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Plagiarism: Academic Integrity@Tribeca Flashpoint

Tribeca Flashpoint College's Academic Integrity Policy

Students are responsible for knowing and following all rules of Tribeca Flashpoint College and all rules for each course in which they are enrolled. Rules for a course are found in the course syllabus. Tribeca Flashpoint College expects all students to fulfill assignments and complete tests independently and honestly. Tribeca Flashpoint College will penalize any student found guilty of cheating,  plagiarizing and all other forms of dishonesty.

“Cheating” refers to the use of unauthorized assistance in completing coursework. Unauthorized assistance may include the use of printed material, computer files, equipment, personal notes, or other people.

Plagiarism “is the offering of words or ideas of another person as one’s own” (J.D. Lester, Writing Research Papers, 4th Ed., Scott, Foresman & Co., p. 95). It includes the use of direct or paraphrased material without proper documentation or attribution.

Other forms of dishonesty may include falsely claiming to have done work, misrepresenting reasons for not completing assignments or taking examinations as scheduled, and submitting the same work in more than one course.

Consequences of Plagiarism

An instructor who discovers any student cheating, plagiarizing, or committing other forms of dishonesty may take such action as s/he deems warranted, including a failing grade for the assignment, test, or course. The instructor will report such action in writing to the Dean of Students.The report will be entered into the student’s official record for possible disciplinary action that may include academic probation, suspension, or in extreme or repeated cases, expulsion.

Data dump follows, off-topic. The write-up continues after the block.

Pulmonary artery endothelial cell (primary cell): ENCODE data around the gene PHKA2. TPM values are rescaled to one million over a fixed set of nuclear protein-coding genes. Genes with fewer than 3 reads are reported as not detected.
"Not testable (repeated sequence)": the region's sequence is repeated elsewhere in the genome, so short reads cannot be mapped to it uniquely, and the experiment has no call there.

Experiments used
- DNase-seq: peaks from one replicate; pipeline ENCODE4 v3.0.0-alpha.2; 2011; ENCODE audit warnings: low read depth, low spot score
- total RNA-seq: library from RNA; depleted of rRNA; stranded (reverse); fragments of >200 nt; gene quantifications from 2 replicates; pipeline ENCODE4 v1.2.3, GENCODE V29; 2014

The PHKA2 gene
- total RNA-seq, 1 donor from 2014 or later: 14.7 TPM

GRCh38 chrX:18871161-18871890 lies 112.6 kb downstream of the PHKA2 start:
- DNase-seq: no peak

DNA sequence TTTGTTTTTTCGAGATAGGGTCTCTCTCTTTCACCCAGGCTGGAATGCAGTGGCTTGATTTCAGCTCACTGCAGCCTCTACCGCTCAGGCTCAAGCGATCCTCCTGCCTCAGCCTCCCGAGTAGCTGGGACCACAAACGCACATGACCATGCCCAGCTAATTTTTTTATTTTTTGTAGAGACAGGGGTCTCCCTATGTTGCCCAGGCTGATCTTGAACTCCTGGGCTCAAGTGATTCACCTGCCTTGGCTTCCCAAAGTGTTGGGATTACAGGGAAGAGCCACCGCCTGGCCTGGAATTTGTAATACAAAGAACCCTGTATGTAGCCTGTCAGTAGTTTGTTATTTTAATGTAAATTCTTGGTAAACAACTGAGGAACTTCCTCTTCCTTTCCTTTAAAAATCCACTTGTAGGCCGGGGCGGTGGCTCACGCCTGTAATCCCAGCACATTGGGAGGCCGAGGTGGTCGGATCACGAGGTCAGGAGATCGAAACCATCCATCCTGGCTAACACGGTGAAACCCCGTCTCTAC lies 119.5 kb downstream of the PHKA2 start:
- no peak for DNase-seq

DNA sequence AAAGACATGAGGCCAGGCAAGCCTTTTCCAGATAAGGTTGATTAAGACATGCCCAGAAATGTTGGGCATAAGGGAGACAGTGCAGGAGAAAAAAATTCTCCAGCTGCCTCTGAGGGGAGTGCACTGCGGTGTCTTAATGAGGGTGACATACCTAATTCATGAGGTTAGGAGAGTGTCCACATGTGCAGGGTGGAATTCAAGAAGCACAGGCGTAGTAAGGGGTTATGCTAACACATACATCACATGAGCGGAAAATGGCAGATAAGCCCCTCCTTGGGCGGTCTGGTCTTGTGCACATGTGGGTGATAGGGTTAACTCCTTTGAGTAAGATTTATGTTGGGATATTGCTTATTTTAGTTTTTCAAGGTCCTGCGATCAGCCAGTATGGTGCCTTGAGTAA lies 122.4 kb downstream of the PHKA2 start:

Self-Plagiarism

Self-plagiarism is possible and it's just as serious.

Self-plagiarism, or "double-dipping," is deception and goes against the core principles of ethical writing. Papers are assigned for you to demonstrate what you have learned in a particular class. If you reuse a paper you wrote for a previous class, you are not demonstrating new learning.

Examples of self-plagiarism:

  • Turning in a paper for a current class that you already submitted as an assignment for a previous class
  • Using a substantial amount of a paper written for another course as content for a new assignment
  • Treating anything you've previously written as if it were new material

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Special Thanks To...

Creative Commons Attribution License

Special thanks to Butler University Libraries for reuse of the content in this guide.